The former Fort Worth Police Department officer who shot and killed Atatiana Jeffersonduring a welfare check in October 2019 addressed jurors in Tarrant County for several hours on Monday.
Aaron Dean, 36, does not deny that he fired the fatal shot that killed Jefferson, the 28-year-old Black woman as she was babysitting her then-8-year-old nephew. The defendant and his attorneys argued that his actions were justified and in self-defense.
Prosecutors say Dean did not act in self-defense and that he should have never fired his weapon. He stands accused of felony murder in the first degree. The state rested their case last week.
Taking the stand in his own defense, Dean said he thinks “this jury needs to hear from me, and hear the truth.”
On the night in question, Jefferson was playing video games with now-11-year-old Zion Carr. A neighbor called a non-emergency number to report that some doors of the house were open past 2:00 a.m. The child was the prosecution’s first witness and previously testified that the doors were open because they had burned hamburgers and wanted to air the house out.
Dean and his then-partner, FWPD Officer Carol Darch, arrived on the scene. The officers did not knock on the front door but instead walked around the outside of the property. The house was lit up inside. Eventually, Dean and his partner made their way through a gate into the backyard.
Dean then pointed his gun at a window.
Aaron Dean booking photo; image from Atatiana Jefferson’s funeral (Tarrant County Jail; Stewart F. House/Getty Images)
“Put your hands up,” he shouted. “Show me your hands.”
Jefferson was shot and killed a few seconds after that. Neither of the two officers identified themselves as police officers.
Asked a question by his defense attorney about whether Jefferson’s silhouette took up most of the window, Dean answered, “Yes.”
“I thought we had a burglar, so I stepped back, straightened up, and drew my weapon and pointed it towards the figure,” he told jurors at another point in his over four hours worth of testimony. “I couldn’t see that person’s hands. And we’re taught that the hands, and it’s what’s in them, that kill; that we need to see the hands; we need to get people to show us their hands; and get control of those hands. So I drew my weapon intending to tell that person to show me their hands.”
Dean also testified that he saw Jefferson holding a gun:
I looked back after I got my light on and saw the silhouette again. And I was shouting at this time, shouting commands, ‘Put up your hands, show me your hands!’ And as I started to get that second phrase out, ‘Show me your hands’ I saw the silhouette. I was looking right down the barrel of a gun and when I saw the barrel of the gun pointed at me, I fired a single shot from my duty weapon, and immediately had the flash from the muzzle reflecting off the window and as my weapon recoiled the light was bouncing back in my face, so I couldn’t see. When my vision cleared then I observed the person we now know was Ms. Jefferson. I heard her scream and saw her fall like this. And I – I knew that I’d shot that person.
“I did see that weapon pointed at me,” Dean told jurors in response to another question from his defense attorney, moments after describing the shooting, about where, exactly, Jefferson’s gun was when he fired his own weapon. “The gun was pointed directly at me.”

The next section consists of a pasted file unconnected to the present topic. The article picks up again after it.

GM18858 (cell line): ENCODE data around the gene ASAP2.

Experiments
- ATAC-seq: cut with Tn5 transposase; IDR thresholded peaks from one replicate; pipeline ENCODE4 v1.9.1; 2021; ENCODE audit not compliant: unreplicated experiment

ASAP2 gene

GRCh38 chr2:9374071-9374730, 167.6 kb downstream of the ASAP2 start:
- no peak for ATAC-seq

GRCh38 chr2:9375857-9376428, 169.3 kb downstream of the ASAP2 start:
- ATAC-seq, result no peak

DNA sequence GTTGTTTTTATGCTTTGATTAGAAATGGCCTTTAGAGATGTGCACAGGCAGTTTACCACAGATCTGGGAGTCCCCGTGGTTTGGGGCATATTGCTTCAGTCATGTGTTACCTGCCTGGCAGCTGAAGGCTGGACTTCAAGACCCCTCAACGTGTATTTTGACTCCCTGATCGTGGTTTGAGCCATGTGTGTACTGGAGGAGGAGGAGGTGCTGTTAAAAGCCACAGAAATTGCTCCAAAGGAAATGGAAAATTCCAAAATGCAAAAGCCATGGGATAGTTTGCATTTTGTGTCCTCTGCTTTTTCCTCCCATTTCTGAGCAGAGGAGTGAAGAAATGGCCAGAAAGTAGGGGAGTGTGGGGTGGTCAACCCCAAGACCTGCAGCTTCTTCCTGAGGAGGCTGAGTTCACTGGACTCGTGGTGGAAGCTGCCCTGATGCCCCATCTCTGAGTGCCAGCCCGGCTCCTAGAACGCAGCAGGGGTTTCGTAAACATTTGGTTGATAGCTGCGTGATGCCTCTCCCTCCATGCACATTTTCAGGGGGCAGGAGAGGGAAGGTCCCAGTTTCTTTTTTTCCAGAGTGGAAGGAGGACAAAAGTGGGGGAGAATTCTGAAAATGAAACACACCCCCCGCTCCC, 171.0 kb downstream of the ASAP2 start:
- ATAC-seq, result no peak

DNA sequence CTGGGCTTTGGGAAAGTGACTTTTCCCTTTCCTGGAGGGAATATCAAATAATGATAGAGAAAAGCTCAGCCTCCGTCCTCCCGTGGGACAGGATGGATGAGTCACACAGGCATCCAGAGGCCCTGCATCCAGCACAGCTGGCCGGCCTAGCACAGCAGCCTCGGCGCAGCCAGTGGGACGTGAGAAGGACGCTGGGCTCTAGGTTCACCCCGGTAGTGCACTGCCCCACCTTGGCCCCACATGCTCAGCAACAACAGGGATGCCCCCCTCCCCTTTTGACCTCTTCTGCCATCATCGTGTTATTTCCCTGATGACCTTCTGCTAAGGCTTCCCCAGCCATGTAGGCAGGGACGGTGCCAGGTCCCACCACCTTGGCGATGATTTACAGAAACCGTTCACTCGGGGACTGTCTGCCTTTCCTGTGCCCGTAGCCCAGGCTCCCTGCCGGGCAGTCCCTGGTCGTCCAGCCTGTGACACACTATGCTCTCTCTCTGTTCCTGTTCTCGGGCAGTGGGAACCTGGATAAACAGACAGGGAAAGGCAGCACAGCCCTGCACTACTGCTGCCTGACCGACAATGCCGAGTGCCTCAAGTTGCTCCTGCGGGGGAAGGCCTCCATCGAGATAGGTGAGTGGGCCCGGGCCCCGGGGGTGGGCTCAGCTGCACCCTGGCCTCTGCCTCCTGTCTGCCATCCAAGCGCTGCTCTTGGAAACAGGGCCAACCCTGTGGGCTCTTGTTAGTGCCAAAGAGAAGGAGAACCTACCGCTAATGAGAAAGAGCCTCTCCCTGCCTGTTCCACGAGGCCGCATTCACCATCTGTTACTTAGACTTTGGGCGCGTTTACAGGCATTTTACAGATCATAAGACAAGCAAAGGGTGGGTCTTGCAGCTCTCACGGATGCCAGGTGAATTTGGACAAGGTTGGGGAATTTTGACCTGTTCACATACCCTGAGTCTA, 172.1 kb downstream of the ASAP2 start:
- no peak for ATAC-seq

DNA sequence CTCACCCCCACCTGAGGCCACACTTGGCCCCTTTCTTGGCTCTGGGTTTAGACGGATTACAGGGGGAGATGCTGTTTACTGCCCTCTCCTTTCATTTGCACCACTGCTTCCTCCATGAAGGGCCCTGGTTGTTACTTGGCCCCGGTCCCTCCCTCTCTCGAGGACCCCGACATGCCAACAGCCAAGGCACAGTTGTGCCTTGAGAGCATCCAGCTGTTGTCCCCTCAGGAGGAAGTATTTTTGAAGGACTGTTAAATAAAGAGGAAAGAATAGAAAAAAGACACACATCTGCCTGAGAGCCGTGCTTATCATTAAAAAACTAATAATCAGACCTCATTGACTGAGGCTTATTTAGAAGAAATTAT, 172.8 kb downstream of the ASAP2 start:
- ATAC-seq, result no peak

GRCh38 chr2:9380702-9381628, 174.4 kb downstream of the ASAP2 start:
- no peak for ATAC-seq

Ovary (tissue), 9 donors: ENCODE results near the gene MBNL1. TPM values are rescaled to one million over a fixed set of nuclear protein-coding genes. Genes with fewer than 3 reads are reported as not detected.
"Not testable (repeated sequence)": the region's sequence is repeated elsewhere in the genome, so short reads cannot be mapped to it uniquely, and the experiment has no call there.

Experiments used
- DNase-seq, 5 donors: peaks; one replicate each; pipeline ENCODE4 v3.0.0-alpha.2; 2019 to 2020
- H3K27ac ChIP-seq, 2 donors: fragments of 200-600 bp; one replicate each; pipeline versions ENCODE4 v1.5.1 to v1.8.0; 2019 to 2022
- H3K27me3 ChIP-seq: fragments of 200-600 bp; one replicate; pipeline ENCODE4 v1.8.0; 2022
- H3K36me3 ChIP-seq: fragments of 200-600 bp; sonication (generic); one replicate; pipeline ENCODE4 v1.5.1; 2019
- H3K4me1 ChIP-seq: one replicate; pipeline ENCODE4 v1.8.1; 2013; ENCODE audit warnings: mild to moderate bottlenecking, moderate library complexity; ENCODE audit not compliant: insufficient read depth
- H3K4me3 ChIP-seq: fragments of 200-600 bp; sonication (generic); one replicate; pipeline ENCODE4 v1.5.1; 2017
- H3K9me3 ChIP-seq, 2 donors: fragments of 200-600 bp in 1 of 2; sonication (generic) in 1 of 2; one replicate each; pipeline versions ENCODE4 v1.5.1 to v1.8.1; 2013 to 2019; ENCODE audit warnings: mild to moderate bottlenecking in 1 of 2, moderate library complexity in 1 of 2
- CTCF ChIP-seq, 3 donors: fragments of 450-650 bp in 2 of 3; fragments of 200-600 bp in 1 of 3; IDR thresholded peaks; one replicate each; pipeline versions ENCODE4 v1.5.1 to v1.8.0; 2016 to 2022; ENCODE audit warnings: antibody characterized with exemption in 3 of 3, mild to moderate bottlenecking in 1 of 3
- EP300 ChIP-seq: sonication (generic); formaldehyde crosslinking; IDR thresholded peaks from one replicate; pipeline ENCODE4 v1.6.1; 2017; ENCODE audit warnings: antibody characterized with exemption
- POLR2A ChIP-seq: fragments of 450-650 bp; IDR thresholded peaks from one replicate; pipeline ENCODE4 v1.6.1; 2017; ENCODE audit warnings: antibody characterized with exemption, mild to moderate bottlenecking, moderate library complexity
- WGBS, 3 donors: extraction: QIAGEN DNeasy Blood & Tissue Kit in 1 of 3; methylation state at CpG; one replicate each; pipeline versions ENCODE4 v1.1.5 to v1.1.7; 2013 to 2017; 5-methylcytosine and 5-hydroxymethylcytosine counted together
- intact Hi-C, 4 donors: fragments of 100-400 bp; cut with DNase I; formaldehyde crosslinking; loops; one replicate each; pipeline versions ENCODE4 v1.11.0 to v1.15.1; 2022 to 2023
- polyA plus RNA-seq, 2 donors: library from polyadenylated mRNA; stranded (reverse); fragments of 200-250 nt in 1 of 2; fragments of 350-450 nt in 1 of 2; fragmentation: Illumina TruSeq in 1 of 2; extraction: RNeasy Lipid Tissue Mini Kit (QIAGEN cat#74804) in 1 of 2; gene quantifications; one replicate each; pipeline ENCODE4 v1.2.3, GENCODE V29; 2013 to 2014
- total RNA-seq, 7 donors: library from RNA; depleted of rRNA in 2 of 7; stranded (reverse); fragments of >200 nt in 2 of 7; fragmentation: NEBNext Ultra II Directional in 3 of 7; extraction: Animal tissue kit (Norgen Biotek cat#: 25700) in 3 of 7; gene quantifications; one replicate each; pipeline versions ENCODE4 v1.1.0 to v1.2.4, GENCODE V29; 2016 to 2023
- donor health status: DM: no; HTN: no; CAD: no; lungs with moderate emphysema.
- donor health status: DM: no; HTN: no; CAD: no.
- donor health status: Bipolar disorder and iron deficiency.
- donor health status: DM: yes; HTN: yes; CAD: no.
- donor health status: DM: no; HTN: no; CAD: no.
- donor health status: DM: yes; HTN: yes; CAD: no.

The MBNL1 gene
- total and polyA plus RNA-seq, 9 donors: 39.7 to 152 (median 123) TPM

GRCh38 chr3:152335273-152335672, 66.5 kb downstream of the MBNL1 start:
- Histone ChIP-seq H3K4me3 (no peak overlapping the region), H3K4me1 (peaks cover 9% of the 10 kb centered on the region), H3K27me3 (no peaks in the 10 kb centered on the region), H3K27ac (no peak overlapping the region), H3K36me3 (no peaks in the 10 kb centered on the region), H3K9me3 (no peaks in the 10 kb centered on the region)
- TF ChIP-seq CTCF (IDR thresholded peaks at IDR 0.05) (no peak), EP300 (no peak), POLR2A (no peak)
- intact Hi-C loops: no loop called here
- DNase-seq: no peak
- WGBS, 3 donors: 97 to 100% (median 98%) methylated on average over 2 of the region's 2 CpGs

Defense attorney Miles Brissette previously told jurors that Dean had seen a green laser from Jefferson’s gun trained on his client.
Atatiana Jefferson (Inside Edition/screengrab)
“That officer considered that to be deadly force against him and reacted accordingly, and tragically, Miss Jefferson lost her life,” Brissette said.
Darch previously testified that she never saw Jefferson’s gun, just the woman’s eyes in the window, “as big as saucers.”
Prosecutors grilled the defendant on several aspects of his testimony and actions.
“You chose not to knock on the front door,” Assistant Criminal District Attorney Dale Smith told Dean at one point.
“You don’t knock on doors or announce yourself during an open structure investigation or a potential burglary,” the defendant replied.
Smith and Dean then went back and forth for several minutes as to why the officer would have repeatedly used his flashlight around the outside of the house if he was so intent on not giving away his presence.
Dean said “police work” can depend on “balancing the risks.” He testified that he initially didn’t see anyone outside or in a parked car at the residence, so he used his flashlight.
“By shining a flashlight you are giving away your position, right?” the prosecutor asked.
“You can be, yes,” Dean said.
Smith also pressed the former officer on what he saw at the window before he fired the shot that killed Jefferson – specifically as to why he never told Darch that he saw the figure holding a gun.
“You never saw her hands?” the prosecutor asked. “All you saw was a gun?”
“I saw the gun,” Dean replied.
“Was it extended out?” Smith asked.
Dean said he wasn’t sure.
“You couldn’t even tell if she had the gun extended out pointed at you?” the prosecutor followed up.
“No, I couldn’t,” the defendant replied.
[Image at top via screengrab/Law&Crime Network]
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